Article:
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Don’t tell Nigel Farage, but translation costs in the European Commission last year were 330 million Euros, and for European institutions as a whole the bill was 1.1 billion Euros.  Gulp. That is a lot of translation – why so much?

EU policy is that each of the EU’s 24 official languages has equal status, so that all EU citizens can have equal access to its institutions.  The result is that there’s an awful lot of translation to be done. Even with fewer member states in the early days of the European Economic Community, Dutch, French, German, and Italian were the official languages, and needed translation. Keeping up with the translation requirements was a big task, but with the accession of Eastern European members , the demand for translation has increased even further – in 2013 just over 2 million pages were translated by the Commission.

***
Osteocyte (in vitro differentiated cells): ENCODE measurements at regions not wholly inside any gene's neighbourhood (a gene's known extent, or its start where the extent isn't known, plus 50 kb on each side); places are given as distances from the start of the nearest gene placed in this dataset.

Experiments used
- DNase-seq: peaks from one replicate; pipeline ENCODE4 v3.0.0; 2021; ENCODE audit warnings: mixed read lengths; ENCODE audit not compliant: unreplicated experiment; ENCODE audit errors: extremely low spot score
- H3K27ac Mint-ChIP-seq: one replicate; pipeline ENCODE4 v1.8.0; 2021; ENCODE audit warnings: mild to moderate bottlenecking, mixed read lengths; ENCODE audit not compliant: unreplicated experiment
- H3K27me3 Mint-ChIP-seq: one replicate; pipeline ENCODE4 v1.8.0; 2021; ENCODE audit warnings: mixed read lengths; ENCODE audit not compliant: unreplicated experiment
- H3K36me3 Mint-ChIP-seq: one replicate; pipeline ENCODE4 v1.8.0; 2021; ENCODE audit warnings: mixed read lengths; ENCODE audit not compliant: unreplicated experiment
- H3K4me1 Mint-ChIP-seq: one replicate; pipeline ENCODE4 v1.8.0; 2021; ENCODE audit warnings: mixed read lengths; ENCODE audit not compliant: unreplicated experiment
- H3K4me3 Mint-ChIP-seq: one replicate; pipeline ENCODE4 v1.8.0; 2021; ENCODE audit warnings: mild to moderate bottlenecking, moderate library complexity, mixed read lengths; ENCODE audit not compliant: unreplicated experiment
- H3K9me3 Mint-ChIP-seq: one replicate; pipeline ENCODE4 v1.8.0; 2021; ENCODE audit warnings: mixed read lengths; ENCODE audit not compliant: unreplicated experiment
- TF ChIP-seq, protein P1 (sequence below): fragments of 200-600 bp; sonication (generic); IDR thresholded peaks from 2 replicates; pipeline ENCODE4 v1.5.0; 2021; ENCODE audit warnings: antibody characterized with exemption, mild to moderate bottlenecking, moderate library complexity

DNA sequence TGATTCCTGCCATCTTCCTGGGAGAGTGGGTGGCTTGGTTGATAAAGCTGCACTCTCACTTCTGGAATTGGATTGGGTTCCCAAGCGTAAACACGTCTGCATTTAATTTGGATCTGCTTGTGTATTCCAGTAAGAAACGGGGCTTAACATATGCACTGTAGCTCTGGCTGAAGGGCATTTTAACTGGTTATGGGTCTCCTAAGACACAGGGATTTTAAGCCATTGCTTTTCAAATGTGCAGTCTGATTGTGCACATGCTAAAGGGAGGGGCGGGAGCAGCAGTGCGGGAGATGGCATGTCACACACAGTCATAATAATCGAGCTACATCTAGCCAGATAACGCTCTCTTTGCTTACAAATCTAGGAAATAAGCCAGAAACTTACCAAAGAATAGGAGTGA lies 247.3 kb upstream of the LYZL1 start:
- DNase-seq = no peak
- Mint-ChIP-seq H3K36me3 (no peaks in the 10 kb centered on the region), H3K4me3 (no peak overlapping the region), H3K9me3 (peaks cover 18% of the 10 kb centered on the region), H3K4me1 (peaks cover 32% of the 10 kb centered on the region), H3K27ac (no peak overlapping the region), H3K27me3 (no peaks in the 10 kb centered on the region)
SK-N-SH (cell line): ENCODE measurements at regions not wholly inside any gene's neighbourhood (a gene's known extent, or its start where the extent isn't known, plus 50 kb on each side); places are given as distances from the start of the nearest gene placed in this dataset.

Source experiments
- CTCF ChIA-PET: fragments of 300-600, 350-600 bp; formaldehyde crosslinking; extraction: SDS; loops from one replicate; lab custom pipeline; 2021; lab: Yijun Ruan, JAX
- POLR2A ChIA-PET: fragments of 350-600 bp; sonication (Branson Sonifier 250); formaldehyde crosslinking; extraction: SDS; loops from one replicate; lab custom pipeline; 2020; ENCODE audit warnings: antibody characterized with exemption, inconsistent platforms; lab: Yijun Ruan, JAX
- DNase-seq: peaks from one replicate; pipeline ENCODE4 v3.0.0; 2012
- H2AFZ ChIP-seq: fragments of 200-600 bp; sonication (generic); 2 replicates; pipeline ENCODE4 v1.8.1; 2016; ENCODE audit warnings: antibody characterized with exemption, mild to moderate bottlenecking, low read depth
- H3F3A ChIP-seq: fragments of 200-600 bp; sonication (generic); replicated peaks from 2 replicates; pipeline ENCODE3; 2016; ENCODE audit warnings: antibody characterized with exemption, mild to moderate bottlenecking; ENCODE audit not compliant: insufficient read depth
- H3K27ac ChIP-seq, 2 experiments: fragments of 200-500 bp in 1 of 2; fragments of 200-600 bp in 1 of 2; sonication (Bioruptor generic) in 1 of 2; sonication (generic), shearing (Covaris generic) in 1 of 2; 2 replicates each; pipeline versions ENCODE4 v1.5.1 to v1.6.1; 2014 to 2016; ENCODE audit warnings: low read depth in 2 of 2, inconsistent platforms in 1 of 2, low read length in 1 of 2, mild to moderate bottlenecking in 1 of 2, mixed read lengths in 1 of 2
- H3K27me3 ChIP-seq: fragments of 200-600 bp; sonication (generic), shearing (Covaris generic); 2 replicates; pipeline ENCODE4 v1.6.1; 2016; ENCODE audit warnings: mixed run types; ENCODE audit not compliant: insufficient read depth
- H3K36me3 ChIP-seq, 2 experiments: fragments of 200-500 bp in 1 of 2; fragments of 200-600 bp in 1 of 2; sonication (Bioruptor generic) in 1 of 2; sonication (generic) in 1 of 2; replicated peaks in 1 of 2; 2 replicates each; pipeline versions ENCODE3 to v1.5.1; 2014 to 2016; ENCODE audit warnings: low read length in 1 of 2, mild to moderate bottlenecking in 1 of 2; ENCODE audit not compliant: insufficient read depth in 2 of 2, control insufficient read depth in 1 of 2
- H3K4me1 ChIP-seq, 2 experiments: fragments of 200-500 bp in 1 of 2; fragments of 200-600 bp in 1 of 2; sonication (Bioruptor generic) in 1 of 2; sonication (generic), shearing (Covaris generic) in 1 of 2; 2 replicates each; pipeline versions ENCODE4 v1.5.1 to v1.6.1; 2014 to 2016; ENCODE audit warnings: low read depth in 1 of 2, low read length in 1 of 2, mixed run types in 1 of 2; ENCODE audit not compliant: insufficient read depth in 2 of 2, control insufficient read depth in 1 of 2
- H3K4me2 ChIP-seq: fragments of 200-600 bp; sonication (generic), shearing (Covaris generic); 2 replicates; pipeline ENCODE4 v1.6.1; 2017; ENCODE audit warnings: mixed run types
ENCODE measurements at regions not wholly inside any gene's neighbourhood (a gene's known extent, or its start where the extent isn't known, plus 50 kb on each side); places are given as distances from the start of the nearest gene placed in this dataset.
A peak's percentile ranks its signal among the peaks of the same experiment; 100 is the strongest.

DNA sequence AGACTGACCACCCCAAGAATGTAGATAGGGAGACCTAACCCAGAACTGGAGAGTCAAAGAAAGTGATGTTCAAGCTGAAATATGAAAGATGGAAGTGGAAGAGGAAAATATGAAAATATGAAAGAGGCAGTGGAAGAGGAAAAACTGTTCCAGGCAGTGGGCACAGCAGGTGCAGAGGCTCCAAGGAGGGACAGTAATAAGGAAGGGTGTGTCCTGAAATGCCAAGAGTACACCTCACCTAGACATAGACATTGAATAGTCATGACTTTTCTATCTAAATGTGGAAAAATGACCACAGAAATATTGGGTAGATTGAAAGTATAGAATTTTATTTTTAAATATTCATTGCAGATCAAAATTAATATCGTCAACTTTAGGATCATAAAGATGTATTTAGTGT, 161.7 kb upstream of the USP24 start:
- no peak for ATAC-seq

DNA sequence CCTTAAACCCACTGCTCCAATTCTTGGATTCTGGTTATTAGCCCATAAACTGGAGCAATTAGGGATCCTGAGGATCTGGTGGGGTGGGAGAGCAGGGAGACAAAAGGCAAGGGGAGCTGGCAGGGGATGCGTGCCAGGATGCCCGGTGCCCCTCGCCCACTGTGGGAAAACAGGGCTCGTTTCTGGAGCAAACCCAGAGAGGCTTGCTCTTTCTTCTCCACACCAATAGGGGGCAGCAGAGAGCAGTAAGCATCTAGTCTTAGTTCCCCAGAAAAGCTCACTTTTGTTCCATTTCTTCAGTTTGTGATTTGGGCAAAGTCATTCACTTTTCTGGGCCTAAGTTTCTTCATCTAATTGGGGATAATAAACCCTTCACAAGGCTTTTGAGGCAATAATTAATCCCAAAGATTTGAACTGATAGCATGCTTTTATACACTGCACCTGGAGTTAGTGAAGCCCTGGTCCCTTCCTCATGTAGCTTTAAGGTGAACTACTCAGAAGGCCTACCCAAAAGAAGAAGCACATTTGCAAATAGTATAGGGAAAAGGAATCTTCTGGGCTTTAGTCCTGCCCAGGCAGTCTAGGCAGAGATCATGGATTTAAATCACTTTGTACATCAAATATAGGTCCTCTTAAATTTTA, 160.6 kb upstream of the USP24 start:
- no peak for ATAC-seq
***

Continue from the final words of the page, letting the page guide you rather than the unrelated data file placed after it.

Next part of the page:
For good practise translation into the target language should be carried out by a translator with native level language skills. However, the advent of the Eastern European countries has thrown up some odd combinations, such as Bulgarian to Swedish or Finnish to Croatian, and the aim of direct translation from one language to another cannot always be achieved.

In such cases “relay translation” may be used – translating the first language into French or English and then into the target language.  Unwieldy but effective.

In addition some documents are translated to or from other languages such as Chinese or Japanese.  It’s hardly surprising then, that in the Commission alone the translation team number 2,500 staff (and interpreting is a separate department!). There may be a lot of them, and the annual costs may be eye-watering, but the bottom line is that they translate over 2 million pages a year.

What do you think of this?